Photo by Sweet Life on Unsplash

Many Dallas seniors are still punching the clock well past retirement age. According to "Cities with the Most Working Seniors," a new employment study by business website ChamberofCommerce.org, nearly a third of Dallas seniors aged 65 and up are still employed, making Dallas the third-highest city in the U.S. with working seniors.

More than 44,300 Dallas seniors aged 65 and up are employed out of a total 146,297, or 30.3 percent of the city's senior population.

The No. 1 city in the U.S. with hard-working oldsters is Alexandria, Virginia, located in the Washington, DC metropolitan area, where 36.8 percent of its seniors still employed. Coming in second was Tallahassee, Florida, with 30.9 percent, just barely edging Dallas out.

To determine their ranking, the site examined the percentage of seniors aged 65 and over who were actively employed within the last 12 months, according to the U.S. Census Bureau. Their analysis included data from 170 of the nation’s most populous cities.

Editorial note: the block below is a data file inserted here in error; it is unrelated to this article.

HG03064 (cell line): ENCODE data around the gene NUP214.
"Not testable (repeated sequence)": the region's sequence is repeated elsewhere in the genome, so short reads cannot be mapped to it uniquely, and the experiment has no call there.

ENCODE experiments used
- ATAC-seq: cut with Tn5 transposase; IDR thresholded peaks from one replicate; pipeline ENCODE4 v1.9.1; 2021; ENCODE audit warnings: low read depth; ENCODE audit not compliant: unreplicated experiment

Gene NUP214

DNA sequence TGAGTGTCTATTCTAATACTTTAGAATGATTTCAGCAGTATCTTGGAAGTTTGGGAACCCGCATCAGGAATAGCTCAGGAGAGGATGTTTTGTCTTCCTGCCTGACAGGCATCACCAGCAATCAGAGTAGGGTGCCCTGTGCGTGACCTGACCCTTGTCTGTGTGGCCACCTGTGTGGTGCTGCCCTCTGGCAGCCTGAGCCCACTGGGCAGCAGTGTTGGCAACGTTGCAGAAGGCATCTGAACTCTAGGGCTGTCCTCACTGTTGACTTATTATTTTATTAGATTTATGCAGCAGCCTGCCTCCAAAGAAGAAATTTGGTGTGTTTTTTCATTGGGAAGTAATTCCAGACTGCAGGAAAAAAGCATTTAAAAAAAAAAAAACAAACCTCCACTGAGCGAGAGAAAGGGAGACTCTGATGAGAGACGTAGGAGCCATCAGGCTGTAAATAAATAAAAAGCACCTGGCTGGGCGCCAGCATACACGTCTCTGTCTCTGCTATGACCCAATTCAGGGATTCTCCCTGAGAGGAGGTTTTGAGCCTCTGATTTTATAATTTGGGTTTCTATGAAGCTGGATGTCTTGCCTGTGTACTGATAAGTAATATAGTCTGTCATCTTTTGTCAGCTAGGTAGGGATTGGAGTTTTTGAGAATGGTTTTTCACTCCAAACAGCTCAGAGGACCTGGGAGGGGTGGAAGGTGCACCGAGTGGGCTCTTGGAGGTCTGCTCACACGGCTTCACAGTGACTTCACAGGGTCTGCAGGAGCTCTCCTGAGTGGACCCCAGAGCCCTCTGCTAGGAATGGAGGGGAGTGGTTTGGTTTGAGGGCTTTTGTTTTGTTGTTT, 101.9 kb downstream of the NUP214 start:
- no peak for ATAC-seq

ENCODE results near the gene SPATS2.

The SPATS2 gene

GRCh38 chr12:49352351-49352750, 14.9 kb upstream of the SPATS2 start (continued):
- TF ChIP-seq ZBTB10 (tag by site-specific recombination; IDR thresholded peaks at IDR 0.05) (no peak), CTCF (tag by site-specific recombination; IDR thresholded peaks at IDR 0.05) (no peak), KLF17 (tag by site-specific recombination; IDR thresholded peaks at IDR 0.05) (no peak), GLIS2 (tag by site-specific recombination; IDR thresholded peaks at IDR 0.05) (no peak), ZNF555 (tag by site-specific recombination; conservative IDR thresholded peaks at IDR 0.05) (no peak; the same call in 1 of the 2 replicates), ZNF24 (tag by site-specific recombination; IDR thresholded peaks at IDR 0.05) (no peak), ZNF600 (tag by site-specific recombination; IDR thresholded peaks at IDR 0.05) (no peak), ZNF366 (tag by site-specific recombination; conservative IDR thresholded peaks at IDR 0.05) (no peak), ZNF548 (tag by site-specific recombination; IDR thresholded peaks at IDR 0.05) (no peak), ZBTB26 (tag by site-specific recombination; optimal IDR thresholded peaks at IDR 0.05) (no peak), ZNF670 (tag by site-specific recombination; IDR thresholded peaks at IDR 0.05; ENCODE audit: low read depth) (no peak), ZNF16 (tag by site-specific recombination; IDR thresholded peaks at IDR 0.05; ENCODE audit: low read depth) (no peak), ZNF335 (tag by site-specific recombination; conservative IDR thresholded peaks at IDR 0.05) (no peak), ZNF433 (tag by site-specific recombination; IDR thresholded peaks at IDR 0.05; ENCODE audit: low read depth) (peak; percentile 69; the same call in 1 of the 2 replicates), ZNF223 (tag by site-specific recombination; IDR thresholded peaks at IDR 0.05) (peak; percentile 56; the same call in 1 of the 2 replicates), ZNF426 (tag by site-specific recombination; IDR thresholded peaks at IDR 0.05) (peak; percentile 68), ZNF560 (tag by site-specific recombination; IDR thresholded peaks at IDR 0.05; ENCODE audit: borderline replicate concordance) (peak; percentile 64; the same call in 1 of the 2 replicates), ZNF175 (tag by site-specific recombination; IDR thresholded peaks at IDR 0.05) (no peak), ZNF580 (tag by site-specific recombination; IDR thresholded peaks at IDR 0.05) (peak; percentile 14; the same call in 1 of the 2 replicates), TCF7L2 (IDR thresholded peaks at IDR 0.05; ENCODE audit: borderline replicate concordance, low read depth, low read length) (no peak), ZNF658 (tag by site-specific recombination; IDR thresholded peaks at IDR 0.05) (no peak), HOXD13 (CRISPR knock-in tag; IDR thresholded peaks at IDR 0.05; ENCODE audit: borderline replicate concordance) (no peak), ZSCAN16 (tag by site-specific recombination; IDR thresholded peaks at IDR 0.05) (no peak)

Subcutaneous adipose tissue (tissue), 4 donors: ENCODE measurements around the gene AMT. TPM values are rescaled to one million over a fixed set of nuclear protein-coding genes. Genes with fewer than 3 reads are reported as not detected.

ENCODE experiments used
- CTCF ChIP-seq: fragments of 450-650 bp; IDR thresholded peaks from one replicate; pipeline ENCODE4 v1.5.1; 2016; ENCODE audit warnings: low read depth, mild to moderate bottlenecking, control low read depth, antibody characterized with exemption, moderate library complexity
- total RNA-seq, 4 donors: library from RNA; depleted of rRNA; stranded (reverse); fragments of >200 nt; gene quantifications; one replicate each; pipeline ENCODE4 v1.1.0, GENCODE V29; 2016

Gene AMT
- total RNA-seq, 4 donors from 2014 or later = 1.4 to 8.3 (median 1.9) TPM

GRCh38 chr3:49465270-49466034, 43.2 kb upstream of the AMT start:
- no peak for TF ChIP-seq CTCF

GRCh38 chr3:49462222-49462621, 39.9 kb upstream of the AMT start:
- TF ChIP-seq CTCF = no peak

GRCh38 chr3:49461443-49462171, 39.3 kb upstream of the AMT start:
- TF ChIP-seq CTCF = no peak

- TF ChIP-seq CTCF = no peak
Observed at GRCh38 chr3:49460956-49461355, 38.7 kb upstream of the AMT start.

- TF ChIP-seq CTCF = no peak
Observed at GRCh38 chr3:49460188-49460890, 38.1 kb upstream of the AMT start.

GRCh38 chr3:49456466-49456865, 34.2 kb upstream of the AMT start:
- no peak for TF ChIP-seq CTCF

Other DFW cities that made the list include Plano which ranked just behind Dallas at No. 6 overall, with 28.9 percent of the city's senior population currently in the workforce. That amounts to 10,178 seniors out of a total 35,245.

Arlington came in at No. 11 with 27.1 percent or 13,333 employed seniors in the workforce (it has a sizable senior population of 49,153).

Frisco came in at No. 17 with 26.2 percent or 5,180 of its seniors still toiling away. Frisco's relatively high percentage of working seniors might come as a surprise, considering the suburb was recently named one of the best cities for retirees.

The report says the median household income of a senior citizen in Dallas is $47,826, and hints at the rising cost of living coupled with personal extenuating circumstances leading to a new trend of "unretiring" seniors within the Dallas-Fort Worth workforce.

"Deciding when to retire is one of the most important financial and personal decisions that workers can make," the report's author said. "Before making the leap, make sure you have factored in your savings, social security benefits, spending habits, economic volatility and how your social life will change after retirement."